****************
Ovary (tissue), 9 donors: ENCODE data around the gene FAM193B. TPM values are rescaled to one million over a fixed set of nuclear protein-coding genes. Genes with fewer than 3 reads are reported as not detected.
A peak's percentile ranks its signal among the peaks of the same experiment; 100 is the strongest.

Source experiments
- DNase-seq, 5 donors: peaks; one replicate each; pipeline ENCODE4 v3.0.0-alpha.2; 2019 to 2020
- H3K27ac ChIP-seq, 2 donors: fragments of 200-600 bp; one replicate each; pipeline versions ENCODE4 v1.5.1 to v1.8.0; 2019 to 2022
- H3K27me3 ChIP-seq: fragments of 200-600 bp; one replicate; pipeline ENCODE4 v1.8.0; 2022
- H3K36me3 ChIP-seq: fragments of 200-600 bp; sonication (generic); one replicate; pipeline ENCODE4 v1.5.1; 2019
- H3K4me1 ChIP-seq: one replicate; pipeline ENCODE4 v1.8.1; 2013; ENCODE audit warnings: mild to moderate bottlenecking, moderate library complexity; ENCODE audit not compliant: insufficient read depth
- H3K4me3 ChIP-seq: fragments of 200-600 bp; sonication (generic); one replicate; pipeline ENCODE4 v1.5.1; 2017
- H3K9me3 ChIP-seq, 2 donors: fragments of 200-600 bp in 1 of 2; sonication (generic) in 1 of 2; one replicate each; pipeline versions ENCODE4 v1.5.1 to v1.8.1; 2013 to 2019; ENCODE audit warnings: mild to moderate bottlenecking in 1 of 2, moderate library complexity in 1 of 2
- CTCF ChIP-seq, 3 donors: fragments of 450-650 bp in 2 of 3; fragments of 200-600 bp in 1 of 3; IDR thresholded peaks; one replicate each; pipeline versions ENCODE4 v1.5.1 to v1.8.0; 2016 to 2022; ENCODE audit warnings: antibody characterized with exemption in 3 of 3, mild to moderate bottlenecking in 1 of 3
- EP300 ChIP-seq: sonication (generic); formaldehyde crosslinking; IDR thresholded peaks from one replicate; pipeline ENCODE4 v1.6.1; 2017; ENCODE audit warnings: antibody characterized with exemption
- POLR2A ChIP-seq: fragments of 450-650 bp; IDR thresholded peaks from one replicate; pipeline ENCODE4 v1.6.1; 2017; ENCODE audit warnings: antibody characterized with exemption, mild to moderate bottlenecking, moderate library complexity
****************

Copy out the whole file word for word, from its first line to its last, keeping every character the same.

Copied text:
Ovary (tissue), 9 donors: ENCODE data around the gene FAM193B. TPM values are rescaled to one million over a fixed set of nuclear protein-coding genes. Genes with fewer than 3 reads are reported as not detected.
A peak's percentile ranks its signal among the peaks of the same experiment; 100 is the strongest.

Source experiments
- DNase-seq, 5 donors: peaks; one replicate each; pipeline ENCODE4 v3.0.0-alpha.2; 2019 to 2020
- H3K27ac ChIP-seq, 2 donors: fragments of 200-600 bp; one replicate each; pipeline versions ENCODE4 v1.5.1 to v1.8.0; 2019 to 2022
- H3K27me3 ChIP-seq: fragments of 200-600 bp; one replicate; pipeline ENCODE4 v1.8.0; 2022
- H3K36me3 ChIP-seq: fragments of 200-600 bp; sonication (generic); one replicate; pipeline ENCODE4 v1.5.1; 2019
- H3K4me1 ChIP-seq: one replicate; pipeline ENCODE4 v1.8.1; 2013; ENCODE audit warnings: mild to moderate bottlenecking, moderate library complexity; ENCODE audit not compliant: insufficient read depth
- H3K4me3 ChIP-seq: fragments of 200-600 bp; sonication (generic); one replicate; pipeline ENCODE4 v1.5.1; 2017
- H3K9me3 ChIP-seq, 2 donors: fragments of 200-600 bp in 1 of 2; sonication (generic) in 1 of 2; one replicate each; pipeline versions ENCODE4 v1.5.1 to v1.8.1; 2013 to 2019; ENCODE audit warnings: mild to moderate bottlenecking in 1 of 2, moderate library complexity in 1 of 2
- CTCF ChIP-seq, 3 donors: fragments of 450-650 bp in 2 of 3; fragments of 200-600 bp in 1 of 3; IDR thresholded peaks; one replicate each; pipeline versions ENCODE4 v1.5.1 to v1.8.0; 2016 to 2022; ENCODE audit warnings: antibody characterized with exemption in 3 of 3, mild to moderate bottlenecking in 1 of 3
- EP300 ChIP-seq: sonication (generic); formaldehyde crosslinking; IDR thresholded peaks from one replicate; pipeline ENCODE4 v1.6.1; 2017; ENCODE audit warnings: antibody characterized with exemption
- POLR2A ChIP-seq: fragments of 450-650 bp; IDR thresholded peaks from one replicate; pipeline ENCODE4 v1.6.1; 2017; ENCODE audit warnings: antibody characterized with exemption, mild to moderate bottlenecking, moderate library complexity